Hairstylists and Salons struggle during mandatory closures
By Katie Borgfjord
Hanging up the clippers for the second time in a year is proving difficult for salons and their owners. Spencer Toews, owner of Spencer Toews Barber Co. in Steinbach, said he went from serving 100 clients in a week to waiting around for his fiancée to come home from work.
“It’s definitely been tough,” said Toews. “Without the government money coming in, we wouldn’t make it, that’s a fact.”
The critical level (red) restrictions in Manitoba forced salons and other nonessential businesses to close on Nov. 12. Toews said he’s struggling financially and mentally because he can’t work, but said that he agrees with the restrictions.
“My work is impossible to distance. I have to touch someone’s head to get paid,” he said.
Most of Toews’ clients are bearded men, but he said he can’t justify trimming someone’s beard at the risk of being breathed on.
“You can’t pay me enough to put myself at risk like that,” he said. “I would rather be broke than dead.”
Praise Okwumabua, owner of Freshair Boutique, said she has mixed feelings about the restrictions.
“The government helped with a bunch of loans, but the worry is, during this second round, can I afford more loan debt?” Okwumabua said.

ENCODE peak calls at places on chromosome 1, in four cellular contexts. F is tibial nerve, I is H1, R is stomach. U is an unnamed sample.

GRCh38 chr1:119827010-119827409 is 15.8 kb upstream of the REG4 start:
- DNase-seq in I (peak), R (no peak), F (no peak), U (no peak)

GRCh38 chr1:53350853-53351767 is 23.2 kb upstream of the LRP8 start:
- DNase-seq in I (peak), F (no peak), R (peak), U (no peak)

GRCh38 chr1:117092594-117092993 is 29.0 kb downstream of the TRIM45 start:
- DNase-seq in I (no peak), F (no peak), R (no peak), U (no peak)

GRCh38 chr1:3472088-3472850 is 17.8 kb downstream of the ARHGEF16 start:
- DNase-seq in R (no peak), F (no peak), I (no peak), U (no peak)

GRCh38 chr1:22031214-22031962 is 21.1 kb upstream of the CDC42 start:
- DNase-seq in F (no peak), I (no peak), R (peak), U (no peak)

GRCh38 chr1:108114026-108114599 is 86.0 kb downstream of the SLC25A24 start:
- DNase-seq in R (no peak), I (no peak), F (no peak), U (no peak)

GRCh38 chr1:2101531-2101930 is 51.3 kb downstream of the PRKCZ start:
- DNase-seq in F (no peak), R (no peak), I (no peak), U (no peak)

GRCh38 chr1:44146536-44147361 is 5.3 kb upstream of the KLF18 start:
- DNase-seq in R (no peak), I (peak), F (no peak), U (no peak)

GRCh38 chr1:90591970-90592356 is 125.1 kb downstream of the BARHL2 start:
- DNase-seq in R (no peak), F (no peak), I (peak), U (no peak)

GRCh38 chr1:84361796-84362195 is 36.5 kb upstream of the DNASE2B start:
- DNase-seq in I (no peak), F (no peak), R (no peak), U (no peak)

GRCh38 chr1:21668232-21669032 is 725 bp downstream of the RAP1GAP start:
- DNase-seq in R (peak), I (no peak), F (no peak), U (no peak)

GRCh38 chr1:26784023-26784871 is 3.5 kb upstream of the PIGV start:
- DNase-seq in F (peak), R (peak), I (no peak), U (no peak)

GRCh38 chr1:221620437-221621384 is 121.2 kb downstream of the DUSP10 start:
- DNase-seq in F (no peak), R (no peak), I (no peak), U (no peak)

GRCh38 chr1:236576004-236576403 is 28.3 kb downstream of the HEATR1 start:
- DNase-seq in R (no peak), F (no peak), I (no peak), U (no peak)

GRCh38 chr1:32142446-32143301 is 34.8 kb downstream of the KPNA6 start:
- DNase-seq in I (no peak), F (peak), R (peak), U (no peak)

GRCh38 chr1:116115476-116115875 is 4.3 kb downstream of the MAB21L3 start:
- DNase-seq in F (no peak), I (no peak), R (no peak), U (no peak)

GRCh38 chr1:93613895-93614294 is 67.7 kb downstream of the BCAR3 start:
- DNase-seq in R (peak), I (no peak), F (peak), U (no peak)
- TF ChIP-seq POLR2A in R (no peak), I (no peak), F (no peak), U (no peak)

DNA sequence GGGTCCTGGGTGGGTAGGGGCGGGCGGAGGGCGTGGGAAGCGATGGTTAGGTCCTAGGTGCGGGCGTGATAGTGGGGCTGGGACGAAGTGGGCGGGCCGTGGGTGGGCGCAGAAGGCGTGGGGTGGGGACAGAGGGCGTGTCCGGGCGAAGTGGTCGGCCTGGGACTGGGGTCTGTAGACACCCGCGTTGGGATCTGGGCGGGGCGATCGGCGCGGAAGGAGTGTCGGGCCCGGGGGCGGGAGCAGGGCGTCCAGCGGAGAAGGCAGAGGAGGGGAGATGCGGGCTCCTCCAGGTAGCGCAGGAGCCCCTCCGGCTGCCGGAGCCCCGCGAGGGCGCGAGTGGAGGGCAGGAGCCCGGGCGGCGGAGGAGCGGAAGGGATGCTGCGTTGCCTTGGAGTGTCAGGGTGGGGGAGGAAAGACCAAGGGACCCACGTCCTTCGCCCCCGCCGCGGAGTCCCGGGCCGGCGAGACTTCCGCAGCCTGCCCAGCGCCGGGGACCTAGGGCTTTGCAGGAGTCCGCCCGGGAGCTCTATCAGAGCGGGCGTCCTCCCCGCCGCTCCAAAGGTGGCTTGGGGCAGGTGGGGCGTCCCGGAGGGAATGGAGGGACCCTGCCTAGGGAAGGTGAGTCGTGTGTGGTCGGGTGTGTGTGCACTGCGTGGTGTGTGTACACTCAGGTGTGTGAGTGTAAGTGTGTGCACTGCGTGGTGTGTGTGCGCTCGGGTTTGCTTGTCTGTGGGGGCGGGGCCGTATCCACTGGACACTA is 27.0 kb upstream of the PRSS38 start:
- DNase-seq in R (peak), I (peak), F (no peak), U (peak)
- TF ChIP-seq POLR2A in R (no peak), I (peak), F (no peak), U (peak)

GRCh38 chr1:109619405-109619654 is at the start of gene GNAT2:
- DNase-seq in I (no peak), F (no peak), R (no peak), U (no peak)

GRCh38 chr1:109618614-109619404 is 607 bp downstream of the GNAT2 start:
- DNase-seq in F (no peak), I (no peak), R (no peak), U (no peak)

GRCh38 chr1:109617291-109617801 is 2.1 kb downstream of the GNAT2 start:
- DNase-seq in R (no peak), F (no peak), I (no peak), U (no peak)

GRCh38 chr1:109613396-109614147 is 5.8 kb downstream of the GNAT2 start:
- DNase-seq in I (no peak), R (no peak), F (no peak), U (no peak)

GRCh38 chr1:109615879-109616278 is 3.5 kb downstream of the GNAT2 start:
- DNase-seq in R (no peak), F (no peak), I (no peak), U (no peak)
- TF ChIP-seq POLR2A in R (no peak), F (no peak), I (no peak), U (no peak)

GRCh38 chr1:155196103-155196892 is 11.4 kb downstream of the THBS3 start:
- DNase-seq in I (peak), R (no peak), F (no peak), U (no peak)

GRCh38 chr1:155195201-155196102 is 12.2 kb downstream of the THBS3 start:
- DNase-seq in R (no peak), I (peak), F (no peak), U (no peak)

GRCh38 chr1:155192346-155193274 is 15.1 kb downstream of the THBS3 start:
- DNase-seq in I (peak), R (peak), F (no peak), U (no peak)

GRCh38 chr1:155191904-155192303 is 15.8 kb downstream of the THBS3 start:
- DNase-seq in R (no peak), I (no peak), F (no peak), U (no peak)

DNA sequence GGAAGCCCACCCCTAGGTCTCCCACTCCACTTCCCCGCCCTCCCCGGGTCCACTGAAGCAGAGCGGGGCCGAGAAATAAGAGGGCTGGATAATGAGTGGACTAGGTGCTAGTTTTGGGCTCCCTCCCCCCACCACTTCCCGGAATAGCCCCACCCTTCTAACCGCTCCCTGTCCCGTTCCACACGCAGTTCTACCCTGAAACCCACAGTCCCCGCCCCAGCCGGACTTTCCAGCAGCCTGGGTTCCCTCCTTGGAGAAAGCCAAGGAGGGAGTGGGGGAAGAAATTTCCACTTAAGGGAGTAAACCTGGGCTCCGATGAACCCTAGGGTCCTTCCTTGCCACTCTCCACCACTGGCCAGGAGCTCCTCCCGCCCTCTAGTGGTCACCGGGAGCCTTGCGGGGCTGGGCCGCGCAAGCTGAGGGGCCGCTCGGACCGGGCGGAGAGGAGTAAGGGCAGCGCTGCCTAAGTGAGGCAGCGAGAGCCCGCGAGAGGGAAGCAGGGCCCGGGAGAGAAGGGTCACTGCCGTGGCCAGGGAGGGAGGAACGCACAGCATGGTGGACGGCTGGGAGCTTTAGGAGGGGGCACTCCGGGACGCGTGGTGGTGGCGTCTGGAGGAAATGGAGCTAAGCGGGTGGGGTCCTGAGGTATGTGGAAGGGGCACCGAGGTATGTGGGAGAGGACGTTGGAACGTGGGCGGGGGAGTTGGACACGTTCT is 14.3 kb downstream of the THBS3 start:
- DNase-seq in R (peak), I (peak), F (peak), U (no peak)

In November, the provincial government introduced a one-time $5,000 Manitoba Bridge Grant for small businesses forced to close due to pandemic restrictions. Salons like Toews’ and Okwumabua’s can apply for several federal and provincial funding options.
Okwumabua said she lost seven weeks of revenue during the first lockdown and expects to lose at least four weeks this time.
She said she understands the need to control socializing, but does not understand why some businesses get to stay open while others are forced to close.
“It makes you feel like there really is no one looking out for you,” she said.
Manitoba will continue in a critical (red) response level until Dec. 11 at the earliest.